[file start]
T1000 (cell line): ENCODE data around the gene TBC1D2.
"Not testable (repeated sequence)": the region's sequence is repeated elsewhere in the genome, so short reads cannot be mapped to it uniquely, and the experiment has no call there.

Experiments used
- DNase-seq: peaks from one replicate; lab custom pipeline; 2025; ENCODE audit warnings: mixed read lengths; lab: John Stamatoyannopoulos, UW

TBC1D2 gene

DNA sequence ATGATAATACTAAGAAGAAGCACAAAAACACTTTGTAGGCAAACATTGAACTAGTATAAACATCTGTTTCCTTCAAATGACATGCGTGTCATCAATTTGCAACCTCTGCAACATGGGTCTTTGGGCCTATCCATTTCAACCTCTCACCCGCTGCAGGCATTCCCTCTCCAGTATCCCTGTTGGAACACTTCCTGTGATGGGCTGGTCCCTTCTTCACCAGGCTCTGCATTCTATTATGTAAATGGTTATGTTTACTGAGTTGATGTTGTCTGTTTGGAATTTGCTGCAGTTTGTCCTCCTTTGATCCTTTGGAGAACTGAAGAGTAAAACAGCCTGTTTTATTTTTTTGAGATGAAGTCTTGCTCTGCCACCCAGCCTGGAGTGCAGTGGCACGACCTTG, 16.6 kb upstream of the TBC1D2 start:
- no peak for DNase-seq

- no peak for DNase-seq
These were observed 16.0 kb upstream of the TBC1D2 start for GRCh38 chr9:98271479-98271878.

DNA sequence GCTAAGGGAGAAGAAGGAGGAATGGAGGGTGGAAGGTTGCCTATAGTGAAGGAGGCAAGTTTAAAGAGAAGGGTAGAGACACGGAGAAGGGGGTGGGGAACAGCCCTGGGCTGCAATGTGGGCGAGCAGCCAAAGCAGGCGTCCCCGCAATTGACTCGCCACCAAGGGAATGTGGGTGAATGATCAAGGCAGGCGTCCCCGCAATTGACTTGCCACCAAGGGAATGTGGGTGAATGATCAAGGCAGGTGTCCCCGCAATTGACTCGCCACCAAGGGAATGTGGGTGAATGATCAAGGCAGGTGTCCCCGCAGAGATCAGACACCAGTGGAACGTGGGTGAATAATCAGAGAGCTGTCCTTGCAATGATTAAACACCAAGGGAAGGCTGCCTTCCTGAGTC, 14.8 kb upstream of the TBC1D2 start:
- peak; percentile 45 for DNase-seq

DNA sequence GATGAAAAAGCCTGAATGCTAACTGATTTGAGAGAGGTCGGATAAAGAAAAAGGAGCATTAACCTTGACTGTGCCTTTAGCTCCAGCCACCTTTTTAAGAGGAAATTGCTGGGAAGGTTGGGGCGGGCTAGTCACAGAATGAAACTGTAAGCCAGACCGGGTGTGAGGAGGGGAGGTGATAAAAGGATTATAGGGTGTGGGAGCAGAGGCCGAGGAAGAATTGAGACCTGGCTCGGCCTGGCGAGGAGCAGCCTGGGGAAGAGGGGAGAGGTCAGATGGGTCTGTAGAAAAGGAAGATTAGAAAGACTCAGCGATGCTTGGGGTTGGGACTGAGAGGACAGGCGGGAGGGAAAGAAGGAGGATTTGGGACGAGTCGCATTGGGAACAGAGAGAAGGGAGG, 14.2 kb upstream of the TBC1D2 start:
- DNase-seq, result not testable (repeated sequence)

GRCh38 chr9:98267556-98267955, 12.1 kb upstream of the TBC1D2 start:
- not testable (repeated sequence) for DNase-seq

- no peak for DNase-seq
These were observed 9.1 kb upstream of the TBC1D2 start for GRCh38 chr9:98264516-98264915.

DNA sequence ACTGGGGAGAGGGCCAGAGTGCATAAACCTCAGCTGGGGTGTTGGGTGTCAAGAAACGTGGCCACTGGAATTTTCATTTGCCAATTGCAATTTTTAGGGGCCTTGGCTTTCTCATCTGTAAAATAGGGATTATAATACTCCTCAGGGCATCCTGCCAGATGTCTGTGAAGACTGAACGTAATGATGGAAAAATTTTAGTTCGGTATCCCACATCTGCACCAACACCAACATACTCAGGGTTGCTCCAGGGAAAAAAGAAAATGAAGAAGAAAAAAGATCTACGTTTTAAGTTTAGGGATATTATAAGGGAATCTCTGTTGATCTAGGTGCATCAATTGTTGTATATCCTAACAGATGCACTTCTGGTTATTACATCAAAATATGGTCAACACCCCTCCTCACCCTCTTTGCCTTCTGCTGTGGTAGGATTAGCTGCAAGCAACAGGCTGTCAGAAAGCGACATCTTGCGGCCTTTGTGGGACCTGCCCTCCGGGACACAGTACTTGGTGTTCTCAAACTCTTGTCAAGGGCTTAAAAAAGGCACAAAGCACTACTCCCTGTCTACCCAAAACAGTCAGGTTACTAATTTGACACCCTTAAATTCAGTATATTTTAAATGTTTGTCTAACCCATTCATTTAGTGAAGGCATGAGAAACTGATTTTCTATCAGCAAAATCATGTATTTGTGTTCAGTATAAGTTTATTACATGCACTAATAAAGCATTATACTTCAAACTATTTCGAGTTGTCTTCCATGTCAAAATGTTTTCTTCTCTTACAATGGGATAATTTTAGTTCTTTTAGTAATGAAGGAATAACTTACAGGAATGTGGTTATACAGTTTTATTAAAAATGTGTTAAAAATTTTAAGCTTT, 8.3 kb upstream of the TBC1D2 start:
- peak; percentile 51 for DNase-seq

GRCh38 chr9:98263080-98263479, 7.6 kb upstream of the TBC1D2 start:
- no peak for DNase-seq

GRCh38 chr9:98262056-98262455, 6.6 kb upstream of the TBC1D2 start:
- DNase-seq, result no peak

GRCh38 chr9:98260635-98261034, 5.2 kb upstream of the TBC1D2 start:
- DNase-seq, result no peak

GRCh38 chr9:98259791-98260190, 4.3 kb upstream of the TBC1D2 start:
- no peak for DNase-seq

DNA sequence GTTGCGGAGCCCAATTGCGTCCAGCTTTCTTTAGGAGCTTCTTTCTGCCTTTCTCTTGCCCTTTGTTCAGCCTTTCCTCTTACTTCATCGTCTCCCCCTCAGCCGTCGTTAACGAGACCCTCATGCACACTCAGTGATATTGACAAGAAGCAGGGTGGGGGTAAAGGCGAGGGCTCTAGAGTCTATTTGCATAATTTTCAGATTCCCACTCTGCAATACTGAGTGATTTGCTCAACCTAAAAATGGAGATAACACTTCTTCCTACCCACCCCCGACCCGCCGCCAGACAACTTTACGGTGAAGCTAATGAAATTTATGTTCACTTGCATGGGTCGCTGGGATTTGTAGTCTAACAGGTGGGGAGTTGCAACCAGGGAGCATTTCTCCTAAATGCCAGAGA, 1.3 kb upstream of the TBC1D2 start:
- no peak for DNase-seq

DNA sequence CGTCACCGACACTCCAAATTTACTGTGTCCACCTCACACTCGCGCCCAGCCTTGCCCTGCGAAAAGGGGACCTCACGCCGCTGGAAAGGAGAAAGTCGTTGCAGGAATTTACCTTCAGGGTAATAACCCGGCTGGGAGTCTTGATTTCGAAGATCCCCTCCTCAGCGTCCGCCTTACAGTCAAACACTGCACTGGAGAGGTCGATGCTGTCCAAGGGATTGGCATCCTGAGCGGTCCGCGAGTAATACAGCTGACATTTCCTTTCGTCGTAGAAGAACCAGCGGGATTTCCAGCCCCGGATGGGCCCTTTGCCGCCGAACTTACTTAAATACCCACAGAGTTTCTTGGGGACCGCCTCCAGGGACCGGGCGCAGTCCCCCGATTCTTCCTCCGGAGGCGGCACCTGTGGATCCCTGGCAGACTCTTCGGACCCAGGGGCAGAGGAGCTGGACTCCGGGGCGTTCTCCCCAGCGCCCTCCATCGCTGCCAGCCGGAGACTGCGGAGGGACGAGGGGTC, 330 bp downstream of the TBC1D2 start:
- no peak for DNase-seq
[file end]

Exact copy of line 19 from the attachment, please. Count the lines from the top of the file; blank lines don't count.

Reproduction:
- peak; percentile 51 for DNase-seq